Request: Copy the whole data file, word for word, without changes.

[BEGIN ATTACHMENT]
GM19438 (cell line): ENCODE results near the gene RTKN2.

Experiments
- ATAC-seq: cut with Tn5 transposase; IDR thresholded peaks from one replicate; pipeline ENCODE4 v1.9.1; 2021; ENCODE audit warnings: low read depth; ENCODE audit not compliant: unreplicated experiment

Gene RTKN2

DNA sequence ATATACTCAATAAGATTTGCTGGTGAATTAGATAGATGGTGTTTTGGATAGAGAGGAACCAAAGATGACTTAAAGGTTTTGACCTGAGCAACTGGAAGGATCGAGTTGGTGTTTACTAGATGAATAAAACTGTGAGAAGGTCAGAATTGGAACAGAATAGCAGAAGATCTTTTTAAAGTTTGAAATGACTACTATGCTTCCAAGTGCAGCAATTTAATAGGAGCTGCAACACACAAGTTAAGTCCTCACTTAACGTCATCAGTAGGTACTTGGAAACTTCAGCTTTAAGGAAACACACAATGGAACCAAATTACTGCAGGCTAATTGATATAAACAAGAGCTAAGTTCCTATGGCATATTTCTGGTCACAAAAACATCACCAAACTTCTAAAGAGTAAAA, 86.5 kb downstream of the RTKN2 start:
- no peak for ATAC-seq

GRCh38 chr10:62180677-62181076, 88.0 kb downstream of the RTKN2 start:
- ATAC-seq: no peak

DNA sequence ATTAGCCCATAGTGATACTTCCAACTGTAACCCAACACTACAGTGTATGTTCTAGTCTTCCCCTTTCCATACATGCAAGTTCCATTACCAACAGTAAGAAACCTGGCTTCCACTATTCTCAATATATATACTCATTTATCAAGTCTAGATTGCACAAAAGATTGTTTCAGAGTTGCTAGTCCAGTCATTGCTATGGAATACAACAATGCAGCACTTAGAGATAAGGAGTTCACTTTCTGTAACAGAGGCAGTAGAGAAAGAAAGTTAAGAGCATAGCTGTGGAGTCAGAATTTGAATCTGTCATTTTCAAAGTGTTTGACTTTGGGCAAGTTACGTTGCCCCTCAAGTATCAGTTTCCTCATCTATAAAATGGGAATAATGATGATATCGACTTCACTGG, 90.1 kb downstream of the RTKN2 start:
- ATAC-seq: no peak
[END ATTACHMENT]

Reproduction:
GM19438 (cell line): ENCODE results near the gene RTKN2.

Experiments
- ATAC-seq: cut with Tn5 transposase; IDR thresholded peaks from one replicate; pipeline ENCODE4 v1.9.1; 2021; ENCODE audit warnings: low read depth; ENCODE audit not compliant: unreplicated experiment

Gene RTKN2

DNA sequence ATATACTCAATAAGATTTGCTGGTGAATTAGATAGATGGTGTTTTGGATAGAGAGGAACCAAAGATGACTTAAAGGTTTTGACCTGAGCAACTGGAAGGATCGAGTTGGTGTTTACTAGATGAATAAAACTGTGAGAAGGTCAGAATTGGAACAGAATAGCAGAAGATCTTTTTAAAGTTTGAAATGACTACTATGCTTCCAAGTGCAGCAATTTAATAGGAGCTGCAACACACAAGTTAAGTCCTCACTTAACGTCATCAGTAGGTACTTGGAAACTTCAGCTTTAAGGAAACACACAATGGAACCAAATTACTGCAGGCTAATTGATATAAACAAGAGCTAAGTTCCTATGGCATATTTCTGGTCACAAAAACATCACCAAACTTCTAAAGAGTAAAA, 86.5 kb downstream of the RTKN2 start:
- no peak for ATAC-seq

GRCh38 chr10:62180677-62181076, 88.0 kb downstream of the RTKN2 start:
- ATAC-seq: no peak

DNA sequence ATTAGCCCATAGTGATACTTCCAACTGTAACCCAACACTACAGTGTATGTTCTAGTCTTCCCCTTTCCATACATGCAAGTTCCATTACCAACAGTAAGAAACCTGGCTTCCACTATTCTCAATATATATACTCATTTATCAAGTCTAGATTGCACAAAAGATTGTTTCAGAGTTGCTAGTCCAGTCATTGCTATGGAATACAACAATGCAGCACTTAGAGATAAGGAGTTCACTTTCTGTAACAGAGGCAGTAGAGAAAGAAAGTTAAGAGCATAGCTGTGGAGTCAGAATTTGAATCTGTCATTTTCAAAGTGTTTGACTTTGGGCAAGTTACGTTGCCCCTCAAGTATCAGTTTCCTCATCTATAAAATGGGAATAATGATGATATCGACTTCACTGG, 90.1 kb downstream of the RTKN2 start:
- ATAC-seq: no peak